When my sister told me not to waste my money on Public Enemies (starring Johhny Depp and Christian Bale and directed by Michael Mann), calling it long and boring, I knew I had to go and watch it. And I’m glad I did, because Public Enemies is an excellent movie.
The film centres around the true story of John Dillinger, back robber and public enemy no. 1 during the Great Depression. Johnny Depp delivers a sensational performance in the lead role, full of quiet confidence and oozing the charisma that made Dillinger an iconic hero in the eyes of many. You really have to hand it to Depp, who at 46 can still look cool with a dodgy 1930s haircut and a seedy mustache. He makes Dillinger real and likable despite the fact that he’s really the bad guy.
On the other hand, Christan Bale puts in another low-key but steady performance as FBI agent Melvin Purvis, the man after Dillinger and the other bank robbers of the time. You don’t really find out much about what Purvis is like as a person, but Bale does a solid job.
Academy Award winner Marion Collitard plays Dilinger’s girl, Billie Frechette. About halfway through I thought the romance was the weakest part of the movie, but by the end I was convinced that it was an important and integral part of the film. And Collitard really demonstrates her acting chops towards the end.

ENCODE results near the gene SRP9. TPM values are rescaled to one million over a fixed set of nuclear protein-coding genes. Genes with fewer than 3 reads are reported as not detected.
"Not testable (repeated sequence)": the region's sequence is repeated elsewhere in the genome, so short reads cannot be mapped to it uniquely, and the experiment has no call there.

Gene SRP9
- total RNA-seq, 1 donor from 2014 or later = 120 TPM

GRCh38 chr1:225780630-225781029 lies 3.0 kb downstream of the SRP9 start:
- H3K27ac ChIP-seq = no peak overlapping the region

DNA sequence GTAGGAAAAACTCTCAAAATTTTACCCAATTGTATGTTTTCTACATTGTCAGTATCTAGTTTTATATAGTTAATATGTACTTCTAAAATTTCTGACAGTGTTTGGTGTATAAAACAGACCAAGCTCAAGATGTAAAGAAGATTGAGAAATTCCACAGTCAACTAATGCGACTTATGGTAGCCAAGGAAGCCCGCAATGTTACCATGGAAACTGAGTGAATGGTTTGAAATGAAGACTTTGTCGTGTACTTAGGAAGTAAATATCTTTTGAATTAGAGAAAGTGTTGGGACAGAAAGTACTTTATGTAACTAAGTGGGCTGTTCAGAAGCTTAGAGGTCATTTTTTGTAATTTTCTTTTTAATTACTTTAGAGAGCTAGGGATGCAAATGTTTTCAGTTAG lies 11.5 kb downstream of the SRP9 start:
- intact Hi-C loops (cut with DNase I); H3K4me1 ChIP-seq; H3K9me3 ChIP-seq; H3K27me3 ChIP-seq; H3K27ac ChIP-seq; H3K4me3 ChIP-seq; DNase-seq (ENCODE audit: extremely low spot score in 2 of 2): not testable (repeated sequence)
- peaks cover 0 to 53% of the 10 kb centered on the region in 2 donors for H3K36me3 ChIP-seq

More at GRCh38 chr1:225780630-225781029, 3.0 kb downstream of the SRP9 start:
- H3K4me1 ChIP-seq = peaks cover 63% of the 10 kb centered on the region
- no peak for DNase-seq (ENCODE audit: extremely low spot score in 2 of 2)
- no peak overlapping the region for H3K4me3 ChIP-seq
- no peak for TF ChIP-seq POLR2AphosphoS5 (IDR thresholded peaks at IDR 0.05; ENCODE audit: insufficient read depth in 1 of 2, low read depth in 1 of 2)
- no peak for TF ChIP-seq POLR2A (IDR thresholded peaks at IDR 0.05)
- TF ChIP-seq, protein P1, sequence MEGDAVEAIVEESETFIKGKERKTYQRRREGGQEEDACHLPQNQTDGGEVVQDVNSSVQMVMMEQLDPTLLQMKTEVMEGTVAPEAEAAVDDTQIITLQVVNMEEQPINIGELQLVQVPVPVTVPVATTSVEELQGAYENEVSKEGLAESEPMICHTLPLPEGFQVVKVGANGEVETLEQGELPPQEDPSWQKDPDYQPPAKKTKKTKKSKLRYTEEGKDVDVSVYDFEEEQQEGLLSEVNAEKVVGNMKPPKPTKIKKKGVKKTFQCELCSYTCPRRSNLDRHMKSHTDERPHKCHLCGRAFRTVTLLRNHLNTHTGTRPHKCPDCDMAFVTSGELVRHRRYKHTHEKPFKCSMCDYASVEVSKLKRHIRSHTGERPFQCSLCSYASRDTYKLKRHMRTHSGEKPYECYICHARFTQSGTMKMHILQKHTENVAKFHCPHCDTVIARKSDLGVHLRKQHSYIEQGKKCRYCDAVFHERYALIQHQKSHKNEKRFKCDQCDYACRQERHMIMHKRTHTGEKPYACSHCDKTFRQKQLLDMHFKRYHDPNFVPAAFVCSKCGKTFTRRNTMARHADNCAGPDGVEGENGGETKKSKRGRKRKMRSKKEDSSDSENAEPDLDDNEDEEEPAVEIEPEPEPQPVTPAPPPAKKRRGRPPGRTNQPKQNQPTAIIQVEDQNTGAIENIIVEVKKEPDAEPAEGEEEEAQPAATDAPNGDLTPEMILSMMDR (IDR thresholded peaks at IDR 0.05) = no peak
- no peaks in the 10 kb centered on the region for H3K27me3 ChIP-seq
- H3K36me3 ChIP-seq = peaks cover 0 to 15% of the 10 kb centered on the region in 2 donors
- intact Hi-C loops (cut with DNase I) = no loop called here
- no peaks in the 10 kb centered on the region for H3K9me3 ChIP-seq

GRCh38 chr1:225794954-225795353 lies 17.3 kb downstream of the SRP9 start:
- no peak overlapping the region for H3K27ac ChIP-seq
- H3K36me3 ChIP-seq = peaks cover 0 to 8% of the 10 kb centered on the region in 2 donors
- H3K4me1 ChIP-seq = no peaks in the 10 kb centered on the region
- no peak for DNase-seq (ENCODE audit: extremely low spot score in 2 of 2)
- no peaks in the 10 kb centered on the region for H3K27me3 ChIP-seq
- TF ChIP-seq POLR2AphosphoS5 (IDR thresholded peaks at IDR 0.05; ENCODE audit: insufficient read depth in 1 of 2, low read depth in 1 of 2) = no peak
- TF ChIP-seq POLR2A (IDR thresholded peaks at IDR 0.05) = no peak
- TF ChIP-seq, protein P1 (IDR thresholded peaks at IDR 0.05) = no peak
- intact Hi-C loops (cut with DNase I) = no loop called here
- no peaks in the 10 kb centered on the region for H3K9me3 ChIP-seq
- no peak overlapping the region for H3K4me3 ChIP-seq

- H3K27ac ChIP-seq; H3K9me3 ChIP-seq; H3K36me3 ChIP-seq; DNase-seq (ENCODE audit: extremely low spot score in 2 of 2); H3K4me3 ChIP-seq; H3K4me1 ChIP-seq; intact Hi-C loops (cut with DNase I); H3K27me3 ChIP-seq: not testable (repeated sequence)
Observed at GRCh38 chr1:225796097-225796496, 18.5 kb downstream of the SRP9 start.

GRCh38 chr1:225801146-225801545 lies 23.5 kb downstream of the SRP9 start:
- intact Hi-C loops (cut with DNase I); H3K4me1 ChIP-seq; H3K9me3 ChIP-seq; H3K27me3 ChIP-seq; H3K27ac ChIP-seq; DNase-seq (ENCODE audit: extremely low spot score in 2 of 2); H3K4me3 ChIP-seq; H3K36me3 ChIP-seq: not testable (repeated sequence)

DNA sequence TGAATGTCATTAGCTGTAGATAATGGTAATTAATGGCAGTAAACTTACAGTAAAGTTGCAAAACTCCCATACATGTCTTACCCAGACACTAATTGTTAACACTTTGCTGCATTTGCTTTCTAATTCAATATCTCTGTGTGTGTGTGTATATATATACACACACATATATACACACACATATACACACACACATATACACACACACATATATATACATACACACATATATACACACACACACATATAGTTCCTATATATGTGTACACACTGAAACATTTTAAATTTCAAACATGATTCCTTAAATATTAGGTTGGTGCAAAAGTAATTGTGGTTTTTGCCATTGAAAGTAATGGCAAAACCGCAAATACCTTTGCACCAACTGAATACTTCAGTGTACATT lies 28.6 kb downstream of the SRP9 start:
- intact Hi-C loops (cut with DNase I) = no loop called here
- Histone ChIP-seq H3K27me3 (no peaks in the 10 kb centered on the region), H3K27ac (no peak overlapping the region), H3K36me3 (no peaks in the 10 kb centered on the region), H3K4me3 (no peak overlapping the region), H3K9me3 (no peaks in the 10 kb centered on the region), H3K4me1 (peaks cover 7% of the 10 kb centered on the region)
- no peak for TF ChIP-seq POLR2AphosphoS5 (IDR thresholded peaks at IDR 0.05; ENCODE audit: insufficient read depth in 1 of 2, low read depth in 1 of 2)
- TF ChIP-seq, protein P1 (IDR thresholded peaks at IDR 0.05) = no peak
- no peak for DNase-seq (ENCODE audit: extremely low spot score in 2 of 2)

Those are the three lead characters, but I was shocked how many big names and familiar faces were in the cast. Actors such as Billy Crudup, Giovanni Ribisi, David Wenham, Stephen Dorff, Channing Tatum, Leelee Sobieski, Emilie de Ravin, Lili Taylor and Shawn Hatosy pop in and out, but they all add to rather than distract from the film. One the best casts I’ve seen in a major film.
Director Michael Mann has put together a stylish film which meticulously recreates the essence of the 1930s. I don’t know how much of the film is fabricated, but it feels real – from the sets to the clothing and the cars and even the blazing guns. The drama is engaging, the action is exciting, the chase is thrilling and the plot unpredictable. At 2 hours and 23 minutes it is a pretty long film. Personally I would have preferred it had they tightened some scenes to cut the running time by around 20 minutes, but overall it is a top notch film.
4 stars out of 5